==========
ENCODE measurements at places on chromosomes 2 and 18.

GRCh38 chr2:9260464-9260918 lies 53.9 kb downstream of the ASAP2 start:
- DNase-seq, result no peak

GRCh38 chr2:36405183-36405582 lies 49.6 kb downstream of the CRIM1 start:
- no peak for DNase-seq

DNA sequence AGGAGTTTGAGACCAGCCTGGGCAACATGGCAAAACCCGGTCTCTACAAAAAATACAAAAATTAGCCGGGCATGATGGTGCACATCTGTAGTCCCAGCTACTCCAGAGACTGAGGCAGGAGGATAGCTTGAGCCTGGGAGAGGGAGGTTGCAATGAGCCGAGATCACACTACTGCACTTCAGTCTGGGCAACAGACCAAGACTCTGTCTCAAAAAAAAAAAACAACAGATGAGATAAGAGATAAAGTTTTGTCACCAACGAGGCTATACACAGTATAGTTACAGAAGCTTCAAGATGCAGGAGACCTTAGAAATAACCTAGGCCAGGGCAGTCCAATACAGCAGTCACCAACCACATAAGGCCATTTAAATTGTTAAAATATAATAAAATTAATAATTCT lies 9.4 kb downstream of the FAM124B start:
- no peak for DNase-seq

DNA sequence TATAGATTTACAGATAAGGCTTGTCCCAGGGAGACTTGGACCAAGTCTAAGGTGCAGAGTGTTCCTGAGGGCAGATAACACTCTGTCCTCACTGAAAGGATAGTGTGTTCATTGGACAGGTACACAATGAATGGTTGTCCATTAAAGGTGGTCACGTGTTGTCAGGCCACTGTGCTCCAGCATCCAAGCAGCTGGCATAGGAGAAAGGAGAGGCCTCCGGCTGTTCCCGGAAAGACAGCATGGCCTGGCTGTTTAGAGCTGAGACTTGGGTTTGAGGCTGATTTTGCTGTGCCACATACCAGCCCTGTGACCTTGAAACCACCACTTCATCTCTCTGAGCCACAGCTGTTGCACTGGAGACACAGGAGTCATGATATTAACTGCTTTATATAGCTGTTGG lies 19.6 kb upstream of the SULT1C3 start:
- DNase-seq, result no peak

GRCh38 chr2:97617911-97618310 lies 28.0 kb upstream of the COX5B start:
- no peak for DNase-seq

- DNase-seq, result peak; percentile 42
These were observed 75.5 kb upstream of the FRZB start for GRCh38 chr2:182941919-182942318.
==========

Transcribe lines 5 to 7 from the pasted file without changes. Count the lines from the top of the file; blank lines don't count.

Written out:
- no peak for DNase-seq

DNA sequence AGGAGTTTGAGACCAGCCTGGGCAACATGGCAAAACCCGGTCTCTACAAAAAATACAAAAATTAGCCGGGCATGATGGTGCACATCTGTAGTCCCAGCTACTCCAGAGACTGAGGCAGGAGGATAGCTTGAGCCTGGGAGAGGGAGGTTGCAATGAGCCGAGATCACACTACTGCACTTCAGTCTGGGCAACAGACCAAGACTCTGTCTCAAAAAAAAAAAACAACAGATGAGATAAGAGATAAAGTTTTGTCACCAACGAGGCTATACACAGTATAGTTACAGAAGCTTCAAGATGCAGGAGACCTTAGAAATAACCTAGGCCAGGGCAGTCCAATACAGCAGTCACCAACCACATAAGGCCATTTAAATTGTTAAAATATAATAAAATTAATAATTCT lies 9.4 kb downstream of the FAM124B start:
- no peak for DNase-seq